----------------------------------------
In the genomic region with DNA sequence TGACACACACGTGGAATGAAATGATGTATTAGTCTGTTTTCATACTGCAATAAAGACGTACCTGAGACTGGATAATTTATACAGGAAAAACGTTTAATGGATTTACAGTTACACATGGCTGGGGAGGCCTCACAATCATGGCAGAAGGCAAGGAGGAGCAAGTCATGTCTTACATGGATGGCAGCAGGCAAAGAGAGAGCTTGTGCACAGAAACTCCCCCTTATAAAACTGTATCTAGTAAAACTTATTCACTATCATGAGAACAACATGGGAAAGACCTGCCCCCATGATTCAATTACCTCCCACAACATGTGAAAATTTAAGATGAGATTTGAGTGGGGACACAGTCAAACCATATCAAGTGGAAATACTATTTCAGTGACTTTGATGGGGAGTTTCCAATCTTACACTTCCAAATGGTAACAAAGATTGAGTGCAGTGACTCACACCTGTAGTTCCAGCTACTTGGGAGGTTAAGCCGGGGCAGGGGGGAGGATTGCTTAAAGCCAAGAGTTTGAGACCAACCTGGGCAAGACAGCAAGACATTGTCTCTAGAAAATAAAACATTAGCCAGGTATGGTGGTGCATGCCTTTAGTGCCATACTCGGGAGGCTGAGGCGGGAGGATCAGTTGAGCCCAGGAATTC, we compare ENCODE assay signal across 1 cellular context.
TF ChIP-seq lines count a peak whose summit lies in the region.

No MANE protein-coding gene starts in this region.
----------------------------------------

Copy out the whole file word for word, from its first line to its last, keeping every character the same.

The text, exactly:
In the genomic region with DNA sequence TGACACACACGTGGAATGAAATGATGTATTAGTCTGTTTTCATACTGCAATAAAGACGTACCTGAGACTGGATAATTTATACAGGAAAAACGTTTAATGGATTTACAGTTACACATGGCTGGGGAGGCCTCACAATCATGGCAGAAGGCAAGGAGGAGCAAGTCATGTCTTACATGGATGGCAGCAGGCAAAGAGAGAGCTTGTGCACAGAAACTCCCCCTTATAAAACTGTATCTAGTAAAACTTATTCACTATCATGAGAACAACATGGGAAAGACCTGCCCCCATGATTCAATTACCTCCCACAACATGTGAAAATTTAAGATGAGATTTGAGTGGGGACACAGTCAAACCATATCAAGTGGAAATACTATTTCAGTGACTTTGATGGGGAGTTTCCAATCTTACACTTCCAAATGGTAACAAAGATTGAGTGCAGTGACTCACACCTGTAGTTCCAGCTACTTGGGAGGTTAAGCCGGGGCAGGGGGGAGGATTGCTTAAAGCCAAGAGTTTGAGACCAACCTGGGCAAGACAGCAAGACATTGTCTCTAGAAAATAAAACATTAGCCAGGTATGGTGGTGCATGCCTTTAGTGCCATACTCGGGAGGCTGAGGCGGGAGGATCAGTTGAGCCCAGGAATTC, we compare ENCODE assay signal across 1 cellular context.
TF ChIP-seq lines count a peak whose summit lies in the region.

No MANE protein-coding gene starts in this region.